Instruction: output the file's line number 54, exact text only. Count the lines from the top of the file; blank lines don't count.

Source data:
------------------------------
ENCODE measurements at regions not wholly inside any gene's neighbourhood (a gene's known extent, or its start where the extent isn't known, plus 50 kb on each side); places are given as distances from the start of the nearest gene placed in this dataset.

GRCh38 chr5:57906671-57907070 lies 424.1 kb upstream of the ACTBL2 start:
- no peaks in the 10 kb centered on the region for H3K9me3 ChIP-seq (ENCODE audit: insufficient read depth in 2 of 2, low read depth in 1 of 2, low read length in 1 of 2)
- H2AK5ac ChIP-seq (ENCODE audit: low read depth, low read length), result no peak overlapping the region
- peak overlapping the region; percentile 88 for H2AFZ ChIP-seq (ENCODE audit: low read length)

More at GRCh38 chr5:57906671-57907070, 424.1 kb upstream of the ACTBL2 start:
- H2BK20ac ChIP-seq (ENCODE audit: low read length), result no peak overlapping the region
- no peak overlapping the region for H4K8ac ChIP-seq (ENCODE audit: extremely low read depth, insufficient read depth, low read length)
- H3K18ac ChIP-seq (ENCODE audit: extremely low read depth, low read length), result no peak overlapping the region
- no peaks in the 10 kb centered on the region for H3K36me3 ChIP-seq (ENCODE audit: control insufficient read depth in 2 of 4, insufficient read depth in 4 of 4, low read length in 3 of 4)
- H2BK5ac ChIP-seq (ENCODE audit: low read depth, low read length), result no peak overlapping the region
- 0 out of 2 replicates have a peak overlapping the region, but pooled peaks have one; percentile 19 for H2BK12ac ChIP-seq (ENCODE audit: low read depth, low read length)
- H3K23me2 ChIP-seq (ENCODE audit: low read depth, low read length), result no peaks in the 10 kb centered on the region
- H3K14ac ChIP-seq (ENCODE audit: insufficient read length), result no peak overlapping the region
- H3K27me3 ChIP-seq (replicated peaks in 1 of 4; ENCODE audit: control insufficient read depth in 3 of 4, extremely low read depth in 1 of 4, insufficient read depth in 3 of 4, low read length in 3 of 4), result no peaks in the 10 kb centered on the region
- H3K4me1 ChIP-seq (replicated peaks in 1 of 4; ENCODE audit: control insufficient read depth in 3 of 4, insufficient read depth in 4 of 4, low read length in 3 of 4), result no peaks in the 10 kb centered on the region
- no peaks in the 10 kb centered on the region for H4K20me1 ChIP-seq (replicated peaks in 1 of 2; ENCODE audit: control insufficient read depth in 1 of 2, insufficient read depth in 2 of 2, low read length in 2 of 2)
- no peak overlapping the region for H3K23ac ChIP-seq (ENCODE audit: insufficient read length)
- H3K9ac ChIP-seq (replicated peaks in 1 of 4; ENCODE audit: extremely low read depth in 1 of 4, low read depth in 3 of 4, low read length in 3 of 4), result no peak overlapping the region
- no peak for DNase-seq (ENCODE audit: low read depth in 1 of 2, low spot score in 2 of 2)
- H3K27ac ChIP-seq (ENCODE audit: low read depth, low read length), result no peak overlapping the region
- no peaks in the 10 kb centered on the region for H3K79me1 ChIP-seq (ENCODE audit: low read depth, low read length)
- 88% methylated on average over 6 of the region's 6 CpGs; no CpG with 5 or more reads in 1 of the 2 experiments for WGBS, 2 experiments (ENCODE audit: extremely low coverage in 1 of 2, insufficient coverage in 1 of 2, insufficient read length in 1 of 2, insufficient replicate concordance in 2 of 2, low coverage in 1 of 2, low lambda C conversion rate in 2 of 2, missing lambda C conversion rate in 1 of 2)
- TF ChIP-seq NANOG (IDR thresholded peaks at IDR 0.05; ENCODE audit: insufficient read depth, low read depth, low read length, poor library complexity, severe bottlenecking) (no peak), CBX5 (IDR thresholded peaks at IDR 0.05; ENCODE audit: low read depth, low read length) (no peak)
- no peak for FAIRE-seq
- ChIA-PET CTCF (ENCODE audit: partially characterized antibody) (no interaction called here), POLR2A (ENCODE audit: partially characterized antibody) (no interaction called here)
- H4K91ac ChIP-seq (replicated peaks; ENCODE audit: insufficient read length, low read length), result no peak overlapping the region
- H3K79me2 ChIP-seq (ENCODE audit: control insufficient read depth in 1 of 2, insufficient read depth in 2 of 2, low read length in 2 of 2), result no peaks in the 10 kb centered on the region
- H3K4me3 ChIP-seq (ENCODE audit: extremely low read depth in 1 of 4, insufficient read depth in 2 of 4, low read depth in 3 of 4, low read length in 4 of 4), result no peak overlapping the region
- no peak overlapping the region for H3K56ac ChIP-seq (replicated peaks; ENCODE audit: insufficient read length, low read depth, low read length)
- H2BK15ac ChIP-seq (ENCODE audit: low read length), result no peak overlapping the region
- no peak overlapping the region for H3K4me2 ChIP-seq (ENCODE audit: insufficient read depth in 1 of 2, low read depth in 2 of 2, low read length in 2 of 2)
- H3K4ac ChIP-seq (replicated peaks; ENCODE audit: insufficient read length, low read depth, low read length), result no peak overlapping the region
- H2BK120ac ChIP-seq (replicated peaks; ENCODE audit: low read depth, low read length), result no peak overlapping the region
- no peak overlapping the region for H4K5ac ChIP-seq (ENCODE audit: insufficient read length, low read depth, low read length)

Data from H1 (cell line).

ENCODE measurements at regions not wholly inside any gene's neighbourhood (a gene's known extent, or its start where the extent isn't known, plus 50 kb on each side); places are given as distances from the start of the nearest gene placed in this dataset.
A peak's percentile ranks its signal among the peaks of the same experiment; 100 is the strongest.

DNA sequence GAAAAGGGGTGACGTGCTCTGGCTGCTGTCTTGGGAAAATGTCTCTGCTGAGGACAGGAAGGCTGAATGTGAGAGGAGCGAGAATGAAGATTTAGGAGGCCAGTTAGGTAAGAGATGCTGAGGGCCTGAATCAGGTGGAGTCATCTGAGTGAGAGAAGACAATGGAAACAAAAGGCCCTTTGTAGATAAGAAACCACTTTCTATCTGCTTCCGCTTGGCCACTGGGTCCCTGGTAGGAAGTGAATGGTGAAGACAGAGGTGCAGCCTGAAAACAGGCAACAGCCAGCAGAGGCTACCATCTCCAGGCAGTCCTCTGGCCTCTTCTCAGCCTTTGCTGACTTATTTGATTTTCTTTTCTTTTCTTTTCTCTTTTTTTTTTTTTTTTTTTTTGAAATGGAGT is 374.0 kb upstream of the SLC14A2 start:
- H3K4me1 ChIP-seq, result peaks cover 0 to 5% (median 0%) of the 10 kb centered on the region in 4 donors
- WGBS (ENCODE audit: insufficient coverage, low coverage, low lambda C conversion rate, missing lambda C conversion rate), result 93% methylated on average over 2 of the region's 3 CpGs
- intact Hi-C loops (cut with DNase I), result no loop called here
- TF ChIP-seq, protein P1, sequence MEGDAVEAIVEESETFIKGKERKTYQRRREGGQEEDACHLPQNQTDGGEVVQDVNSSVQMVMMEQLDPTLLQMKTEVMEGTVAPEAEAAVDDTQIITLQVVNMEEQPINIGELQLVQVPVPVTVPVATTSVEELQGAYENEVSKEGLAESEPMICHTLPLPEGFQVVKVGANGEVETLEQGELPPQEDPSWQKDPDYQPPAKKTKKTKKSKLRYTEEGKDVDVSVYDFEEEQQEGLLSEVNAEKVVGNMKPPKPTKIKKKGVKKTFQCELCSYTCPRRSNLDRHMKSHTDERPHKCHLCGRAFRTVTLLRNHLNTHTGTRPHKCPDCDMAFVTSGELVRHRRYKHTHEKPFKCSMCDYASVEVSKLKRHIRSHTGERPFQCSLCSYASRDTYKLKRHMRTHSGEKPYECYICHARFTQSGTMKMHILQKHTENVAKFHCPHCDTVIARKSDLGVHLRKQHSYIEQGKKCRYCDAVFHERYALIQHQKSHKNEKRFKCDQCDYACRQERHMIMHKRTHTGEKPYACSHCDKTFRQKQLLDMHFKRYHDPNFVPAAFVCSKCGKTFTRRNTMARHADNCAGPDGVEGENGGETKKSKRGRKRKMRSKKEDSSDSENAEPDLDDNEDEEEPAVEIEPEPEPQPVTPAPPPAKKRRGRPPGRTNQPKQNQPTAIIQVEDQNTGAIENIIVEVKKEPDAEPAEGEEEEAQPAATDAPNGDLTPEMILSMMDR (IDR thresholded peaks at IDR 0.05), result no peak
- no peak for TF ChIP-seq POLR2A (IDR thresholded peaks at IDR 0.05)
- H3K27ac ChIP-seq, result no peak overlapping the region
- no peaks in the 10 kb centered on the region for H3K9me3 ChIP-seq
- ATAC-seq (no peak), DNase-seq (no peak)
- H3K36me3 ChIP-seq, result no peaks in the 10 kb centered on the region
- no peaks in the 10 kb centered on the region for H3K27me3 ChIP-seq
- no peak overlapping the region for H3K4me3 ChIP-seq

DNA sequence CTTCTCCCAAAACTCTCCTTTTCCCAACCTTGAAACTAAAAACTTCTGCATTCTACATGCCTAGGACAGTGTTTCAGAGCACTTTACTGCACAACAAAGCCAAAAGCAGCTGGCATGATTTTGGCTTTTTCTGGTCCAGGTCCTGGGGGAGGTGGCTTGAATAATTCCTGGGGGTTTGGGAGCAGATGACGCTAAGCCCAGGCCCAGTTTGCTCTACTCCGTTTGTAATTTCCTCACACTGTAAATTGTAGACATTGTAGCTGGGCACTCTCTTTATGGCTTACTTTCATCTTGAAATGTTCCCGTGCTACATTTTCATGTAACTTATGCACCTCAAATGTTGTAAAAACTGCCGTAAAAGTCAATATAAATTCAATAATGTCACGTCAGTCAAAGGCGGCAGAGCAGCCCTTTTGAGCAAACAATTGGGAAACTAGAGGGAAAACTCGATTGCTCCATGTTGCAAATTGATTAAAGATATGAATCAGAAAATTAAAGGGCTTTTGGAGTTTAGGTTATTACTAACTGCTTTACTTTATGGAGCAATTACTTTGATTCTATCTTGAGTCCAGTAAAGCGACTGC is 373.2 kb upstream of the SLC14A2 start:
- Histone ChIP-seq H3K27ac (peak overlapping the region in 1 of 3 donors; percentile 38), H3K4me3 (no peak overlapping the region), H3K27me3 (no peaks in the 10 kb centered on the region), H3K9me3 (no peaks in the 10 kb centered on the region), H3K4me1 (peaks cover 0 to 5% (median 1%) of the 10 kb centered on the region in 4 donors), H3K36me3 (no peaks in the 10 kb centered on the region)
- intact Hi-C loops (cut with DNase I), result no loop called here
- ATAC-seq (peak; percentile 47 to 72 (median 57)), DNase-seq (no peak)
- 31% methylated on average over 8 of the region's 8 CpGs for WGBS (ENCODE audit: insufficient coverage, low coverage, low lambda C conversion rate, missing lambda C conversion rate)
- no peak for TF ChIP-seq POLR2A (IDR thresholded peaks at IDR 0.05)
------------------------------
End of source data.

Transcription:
- ATAC-seq (peak; percentile 47 to 72 (median 57)), DNase-seq (no peak)